The USA artisanal fisheries for yellowfin tuna operate within 200 miles of the coasts of Hawaii, Guam, American Samoa and Northern Marianas. Yellowfin tuna landings from these fisheries are less than 1,800 mt a year. The majority of the landings are from waters around Hawaii and are made with longline, handline or troll fishing gears. Sizes of yellowfin tuna caught by the Hawaiian artisanal longline and handline fisheries ranged from 50 to 190 cm FL. The larger fish (116 to 190 cm FL) are generally caught by longline gears.
Figure 3. Annual length composition of yellowfin tuna caught by the U.S. central and western Pacific distant-water purse seine fishery, 1981, 1982 and 1984–1990.
Table 4. Yellowfin tuna landings (metric tons) from U.S. artisanal fisheries in the central and western Pacific.
|YEAR||HAWAII||AMERICAN SAMOA||NORTHERN MARIANAS||GUAM|
- indicates that landings are not available but may be greater than zero.
* indicates values less than 10 metric tons.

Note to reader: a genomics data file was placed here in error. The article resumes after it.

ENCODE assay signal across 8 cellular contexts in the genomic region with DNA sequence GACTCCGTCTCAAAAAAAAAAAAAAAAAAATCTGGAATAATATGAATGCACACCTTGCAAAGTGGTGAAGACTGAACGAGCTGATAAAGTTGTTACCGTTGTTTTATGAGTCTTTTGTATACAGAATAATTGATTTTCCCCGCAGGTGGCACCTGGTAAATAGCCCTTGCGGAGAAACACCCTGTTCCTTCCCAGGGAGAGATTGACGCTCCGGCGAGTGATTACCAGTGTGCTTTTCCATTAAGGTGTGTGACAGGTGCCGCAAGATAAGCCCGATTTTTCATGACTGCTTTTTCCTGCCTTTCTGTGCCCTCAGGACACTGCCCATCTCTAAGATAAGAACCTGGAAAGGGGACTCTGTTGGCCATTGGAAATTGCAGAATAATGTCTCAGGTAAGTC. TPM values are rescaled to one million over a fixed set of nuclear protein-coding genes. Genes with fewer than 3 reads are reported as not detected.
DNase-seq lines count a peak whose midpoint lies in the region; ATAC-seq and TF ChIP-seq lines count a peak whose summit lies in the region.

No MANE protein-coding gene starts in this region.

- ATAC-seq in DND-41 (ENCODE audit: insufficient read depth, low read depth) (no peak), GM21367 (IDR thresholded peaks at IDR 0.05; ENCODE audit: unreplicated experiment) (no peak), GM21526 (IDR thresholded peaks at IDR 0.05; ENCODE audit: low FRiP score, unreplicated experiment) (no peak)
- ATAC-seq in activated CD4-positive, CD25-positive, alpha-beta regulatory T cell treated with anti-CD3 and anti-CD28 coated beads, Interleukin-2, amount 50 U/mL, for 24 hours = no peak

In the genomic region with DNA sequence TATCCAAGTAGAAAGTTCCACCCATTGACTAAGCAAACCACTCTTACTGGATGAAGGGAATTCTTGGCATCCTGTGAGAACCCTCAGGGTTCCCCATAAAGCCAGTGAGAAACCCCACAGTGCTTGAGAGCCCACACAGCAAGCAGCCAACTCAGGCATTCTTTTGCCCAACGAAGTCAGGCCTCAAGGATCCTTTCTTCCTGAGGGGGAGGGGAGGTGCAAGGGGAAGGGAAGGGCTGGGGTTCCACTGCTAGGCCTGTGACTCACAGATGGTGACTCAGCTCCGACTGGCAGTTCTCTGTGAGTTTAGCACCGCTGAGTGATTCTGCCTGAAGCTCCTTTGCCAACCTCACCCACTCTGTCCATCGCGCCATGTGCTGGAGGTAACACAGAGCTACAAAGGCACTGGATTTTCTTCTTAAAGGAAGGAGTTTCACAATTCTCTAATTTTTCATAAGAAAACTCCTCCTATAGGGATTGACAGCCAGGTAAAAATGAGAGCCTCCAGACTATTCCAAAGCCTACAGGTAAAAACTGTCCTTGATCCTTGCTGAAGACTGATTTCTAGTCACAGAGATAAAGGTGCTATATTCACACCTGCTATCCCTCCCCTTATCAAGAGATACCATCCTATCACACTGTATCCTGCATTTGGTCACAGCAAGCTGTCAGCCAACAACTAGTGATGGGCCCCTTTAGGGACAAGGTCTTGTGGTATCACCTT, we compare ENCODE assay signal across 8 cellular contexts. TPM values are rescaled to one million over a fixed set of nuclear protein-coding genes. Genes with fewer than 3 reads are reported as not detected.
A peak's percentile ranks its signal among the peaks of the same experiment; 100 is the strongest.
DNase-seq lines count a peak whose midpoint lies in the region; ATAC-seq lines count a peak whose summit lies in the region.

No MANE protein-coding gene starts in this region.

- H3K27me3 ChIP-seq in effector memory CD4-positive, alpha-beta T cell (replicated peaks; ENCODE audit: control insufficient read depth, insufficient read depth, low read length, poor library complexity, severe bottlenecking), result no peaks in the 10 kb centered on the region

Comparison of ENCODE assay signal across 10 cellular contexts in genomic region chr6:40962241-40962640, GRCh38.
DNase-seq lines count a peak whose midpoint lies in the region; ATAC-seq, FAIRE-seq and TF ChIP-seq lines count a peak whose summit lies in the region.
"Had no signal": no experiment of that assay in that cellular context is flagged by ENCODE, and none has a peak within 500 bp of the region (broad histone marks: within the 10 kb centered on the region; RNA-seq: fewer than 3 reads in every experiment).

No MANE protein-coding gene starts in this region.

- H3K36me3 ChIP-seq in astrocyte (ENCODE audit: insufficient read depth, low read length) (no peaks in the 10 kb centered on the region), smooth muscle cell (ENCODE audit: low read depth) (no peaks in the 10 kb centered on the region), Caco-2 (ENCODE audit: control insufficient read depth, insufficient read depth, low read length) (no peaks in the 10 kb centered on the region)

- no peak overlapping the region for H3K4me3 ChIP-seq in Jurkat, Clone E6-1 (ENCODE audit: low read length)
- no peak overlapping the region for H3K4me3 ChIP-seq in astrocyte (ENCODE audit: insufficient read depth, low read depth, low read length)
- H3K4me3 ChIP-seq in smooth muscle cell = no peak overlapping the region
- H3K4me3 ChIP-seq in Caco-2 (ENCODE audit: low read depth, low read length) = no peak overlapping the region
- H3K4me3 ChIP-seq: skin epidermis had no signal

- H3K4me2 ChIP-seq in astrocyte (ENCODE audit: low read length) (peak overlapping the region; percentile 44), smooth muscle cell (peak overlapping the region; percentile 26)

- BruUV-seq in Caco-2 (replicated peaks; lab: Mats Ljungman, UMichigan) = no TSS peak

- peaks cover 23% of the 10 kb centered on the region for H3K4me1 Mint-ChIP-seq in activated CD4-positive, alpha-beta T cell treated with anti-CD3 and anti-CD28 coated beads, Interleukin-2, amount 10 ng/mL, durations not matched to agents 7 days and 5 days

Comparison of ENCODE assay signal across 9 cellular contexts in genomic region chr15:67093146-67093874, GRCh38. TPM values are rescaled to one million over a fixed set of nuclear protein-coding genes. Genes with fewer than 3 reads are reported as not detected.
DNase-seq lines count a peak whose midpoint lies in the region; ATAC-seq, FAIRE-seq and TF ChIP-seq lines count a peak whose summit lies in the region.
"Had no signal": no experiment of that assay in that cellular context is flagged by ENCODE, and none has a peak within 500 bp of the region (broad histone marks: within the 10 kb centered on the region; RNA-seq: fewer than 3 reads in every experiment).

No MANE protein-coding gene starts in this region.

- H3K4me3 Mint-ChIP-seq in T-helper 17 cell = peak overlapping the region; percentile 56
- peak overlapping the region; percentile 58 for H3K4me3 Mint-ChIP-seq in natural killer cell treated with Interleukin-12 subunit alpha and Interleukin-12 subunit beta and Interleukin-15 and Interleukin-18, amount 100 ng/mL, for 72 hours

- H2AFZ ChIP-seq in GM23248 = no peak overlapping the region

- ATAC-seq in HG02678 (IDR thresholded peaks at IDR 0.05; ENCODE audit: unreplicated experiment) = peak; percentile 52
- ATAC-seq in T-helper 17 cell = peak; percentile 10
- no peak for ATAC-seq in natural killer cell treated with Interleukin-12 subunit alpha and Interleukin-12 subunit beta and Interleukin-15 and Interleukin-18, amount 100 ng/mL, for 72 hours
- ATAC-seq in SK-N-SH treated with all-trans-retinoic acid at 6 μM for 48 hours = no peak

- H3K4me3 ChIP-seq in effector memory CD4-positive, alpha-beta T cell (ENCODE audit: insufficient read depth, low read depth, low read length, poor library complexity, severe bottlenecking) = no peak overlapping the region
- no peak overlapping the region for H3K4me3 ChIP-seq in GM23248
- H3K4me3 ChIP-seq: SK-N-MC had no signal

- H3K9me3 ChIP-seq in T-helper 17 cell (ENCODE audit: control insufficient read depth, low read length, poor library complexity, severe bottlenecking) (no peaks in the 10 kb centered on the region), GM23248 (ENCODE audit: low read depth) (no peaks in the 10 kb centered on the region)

Hawaiian baitboat and longline fisheries operated before 1954 and as early as the late 1930's, but data are sparse (June 1950, June 1951, Boggs and Pooley 1987)
Figure 4. Annual length composition of yellowfin tuna caught by the Hawaiian artisanal longline fishery.
Figure 5. Length composition of yellowfin tuna caught by the Hawaiian artisanal handline fishery, 1978.
I would like to thank Pat Donley of the Southwest Regional Office and Sally Kuba, David Hamm and Jerry Wetherall of the Honolulu Laboratory, Southwest Fisheries Science Center for their help in providing fishery statistics needed for this report, and Karen Handschuh for typing assistance.